Eventually the kabir parent flock was culled, he says.

But SPCA chief scientific officer Arnja Dale says New Zealand is lagging behind the rest of the world when it comes to introducing slow-growing birds.

SPCA chief scientific officer Dr Arnja Dale says New Zealand is lagging far behind other countries with no commercially produced slow-growing chickens.

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SPCA chief scientific officer Dr Arnja Dale says New Zealand is lagging far behind other countries with no commercially produced slow-growing chickens.

In France, for example, it is only possible to buy slow-growing chickens, and in Denmark the major supermarket does not sell fast-growing broilers. Similarly, Britain has many breeds available to growers, she says.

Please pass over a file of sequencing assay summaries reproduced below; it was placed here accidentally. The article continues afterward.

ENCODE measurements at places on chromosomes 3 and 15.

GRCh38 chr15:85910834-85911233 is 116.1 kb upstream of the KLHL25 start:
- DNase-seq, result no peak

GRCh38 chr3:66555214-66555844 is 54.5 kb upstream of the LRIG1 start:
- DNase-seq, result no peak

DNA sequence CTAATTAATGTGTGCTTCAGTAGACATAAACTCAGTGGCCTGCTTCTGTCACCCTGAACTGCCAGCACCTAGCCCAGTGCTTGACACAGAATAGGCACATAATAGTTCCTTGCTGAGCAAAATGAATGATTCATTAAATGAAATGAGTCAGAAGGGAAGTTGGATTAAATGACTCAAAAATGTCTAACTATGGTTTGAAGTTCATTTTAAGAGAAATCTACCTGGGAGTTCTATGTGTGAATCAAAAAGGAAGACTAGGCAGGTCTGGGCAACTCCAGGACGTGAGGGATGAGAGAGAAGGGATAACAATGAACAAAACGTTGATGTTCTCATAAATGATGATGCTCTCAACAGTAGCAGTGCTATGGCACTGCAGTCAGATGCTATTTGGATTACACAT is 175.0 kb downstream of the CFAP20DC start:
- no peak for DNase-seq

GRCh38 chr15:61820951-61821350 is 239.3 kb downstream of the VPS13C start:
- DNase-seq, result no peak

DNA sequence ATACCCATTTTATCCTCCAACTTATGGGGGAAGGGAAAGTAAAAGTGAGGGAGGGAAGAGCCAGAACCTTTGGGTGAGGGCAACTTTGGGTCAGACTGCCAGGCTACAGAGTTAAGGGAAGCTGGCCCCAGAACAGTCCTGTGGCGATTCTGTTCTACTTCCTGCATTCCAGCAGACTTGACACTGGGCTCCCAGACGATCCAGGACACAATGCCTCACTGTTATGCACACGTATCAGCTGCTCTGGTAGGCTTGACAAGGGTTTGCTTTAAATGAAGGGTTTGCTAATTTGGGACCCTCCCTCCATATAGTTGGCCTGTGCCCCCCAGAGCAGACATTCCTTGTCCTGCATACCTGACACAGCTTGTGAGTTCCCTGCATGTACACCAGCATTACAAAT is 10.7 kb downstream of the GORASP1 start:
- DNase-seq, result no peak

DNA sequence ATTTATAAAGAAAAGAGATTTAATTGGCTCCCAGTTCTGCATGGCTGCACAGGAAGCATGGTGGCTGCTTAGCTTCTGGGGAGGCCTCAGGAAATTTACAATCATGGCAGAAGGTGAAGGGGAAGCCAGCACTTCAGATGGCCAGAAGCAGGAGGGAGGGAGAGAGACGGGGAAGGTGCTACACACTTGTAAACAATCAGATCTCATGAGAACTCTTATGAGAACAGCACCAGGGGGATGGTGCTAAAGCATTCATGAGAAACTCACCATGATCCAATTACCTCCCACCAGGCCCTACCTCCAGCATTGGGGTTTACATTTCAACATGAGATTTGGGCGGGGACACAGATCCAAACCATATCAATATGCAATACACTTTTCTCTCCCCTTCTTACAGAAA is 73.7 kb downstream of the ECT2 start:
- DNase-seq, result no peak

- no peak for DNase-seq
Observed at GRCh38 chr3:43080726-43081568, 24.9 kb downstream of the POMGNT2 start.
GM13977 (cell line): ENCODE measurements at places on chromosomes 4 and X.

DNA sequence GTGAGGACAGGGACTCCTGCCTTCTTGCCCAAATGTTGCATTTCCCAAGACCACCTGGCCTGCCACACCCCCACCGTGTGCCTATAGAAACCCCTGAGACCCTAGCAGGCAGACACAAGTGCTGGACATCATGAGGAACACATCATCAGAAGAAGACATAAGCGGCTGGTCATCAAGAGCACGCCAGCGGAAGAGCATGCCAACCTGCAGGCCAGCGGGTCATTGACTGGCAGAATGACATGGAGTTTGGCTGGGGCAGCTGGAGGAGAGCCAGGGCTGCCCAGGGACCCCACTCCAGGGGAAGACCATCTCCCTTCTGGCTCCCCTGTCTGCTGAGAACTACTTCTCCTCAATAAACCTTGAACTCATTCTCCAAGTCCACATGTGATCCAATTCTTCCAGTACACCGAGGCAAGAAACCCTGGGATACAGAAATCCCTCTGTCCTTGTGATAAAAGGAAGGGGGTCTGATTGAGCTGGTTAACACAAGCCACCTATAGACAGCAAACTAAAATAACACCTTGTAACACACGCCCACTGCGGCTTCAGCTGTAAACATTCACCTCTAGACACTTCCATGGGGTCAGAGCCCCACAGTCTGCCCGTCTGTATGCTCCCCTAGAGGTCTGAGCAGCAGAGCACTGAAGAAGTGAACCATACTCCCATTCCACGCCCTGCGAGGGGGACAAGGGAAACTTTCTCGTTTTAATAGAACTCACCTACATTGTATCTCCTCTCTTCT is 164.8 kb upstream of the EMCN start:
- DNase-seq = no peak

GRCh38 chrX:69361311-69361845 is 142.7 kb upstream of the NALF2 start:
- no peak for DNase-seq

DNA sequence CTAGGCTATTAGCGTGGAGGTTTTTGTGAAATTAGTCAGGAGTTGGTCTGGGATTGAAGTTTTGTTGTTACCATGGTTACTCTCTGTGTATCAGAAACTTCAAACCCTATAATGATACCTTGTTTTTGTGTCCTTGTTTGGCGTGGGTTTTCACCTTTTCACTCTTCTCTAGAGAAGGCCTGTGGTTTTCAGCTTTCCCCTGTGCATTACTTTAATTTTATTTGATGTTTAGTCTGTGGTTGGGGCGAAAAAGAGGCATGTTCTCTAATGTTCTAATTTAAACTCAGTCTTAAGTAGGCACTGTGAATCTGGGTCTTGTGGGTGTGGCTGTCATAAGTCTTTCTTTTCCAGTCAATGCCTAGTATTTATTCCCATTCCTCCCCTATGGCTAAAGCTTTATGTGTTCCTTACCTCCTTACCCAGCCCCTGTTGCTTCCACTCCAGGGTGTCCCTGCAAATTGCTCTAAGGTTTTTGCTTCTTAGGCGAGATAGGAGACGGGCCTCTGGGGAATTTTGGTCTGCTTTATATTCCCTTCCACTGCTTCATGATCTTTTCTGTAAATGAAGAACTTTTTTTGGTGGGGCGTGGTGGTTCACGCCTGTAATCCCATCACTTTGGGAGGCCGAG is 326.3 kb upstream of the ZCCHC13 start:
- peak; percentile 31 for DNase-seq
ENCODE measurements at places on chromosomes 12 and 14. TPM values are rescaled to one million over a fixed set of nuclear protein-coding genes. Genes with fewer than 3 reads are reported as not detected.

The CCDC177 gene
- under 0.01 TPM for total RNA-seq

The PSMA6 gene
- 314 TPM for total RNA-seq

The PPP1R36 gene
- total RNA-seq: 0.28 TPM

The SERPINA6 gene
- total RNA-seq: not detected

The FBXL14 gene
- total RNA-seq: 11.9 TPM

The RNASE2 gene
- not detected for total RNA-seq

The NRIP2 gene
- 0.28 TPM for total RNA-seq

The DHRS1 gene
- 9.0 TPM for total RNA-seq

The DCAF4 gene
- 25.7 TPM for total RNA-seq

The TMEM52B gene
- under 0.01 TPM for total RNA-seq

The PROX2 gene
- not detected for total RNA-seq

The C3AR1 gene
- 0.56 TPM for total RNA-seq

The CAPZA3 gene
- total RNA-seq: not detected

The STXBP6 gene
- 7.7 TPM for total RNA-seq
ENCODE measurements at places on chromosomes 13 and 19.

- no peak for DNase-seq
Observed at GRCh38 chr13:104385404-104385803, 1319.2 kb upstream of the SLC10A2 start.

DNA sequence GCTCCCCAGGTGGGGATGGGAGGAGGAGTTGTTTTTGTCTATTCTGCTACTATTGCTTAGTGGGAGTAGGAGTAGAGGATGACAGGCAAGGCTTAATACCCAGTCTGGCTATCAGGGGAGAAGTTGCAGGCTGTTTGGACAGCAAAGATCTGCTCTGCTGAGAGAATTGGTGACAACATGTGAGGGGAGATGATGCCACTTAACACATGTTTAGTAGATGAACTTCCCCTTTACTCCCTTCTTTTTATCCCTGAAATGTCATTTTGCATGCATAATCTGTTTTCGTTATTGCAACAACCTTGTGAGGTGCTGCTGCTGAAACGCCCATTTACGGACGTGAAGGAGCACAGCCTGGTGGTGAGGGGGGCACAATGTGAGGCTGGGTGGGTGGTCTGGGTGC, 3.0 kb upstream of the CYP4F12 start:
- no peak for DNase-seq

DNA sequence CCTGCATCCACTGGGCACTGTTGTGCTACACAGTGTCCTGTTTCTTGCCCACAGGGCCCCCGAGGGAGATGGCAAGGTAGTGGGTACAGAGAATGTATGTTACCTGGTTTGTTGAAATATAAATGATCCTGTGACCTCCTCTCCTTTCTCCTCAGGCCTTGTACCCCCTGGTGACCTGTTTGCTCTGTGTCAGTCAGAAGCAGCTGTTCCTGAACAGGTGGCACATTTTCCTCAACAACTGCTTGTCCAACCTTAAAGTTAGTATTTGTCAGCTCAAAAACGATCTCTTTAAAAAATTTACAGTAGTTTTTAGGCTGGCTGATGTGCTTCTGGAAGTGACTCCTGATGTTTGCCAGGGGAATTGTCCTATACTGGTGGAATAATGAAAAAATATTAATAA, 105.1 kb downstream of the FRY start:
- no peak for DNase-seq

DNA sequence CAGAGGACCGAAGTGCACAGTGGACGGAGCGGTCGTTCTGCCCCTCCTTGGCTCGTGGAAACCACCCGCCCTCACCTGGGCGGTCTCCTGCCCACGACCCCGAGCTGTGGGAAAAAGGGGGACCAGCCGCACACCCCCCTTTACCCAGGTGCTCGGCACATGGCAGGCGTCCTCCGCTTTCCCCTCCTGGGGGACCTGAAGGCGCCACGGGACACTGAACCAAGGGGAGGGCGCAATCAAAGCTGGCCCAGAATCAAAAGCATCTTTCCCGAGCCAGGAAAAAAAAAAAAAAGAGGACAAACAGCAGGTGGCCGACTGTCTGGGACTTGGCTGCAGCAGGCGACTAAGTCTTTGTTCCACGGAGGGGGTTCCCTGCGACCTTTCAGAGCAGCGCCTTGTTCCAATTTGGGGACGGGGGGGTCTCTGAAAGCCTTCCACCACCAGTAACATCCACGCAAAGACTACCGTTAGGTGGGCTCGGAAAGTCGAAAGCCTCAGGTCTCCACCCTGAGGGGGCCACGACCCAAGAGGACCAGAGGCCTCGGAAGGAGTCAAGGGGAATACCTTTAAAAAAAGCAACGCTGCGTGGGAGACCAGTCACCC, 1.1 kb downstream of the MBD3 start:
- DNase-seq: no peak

“All around the world they have humane [slow] growers. We are highly unusual that we haven’t been able to get them introduced yet. We advocate for it very strongly,” she says.

Australia recently introduced slow-growing eggs for a local producer. The chickens retail at around three times the price of a conventional chicken, Dale says.

Farmers are slow to move because they are unsure that there is the demand for the chicken in New Zealand.

“It will be niche but when the large growers get on board that will bring the price down.”

Educating the consumer and creating demand for chickens raised humanely is key. Price should not be the sole determinant for introducing them, she says.

“The welfare of the individual birds and their life experience should be what is paramount and what is the point of discussion.”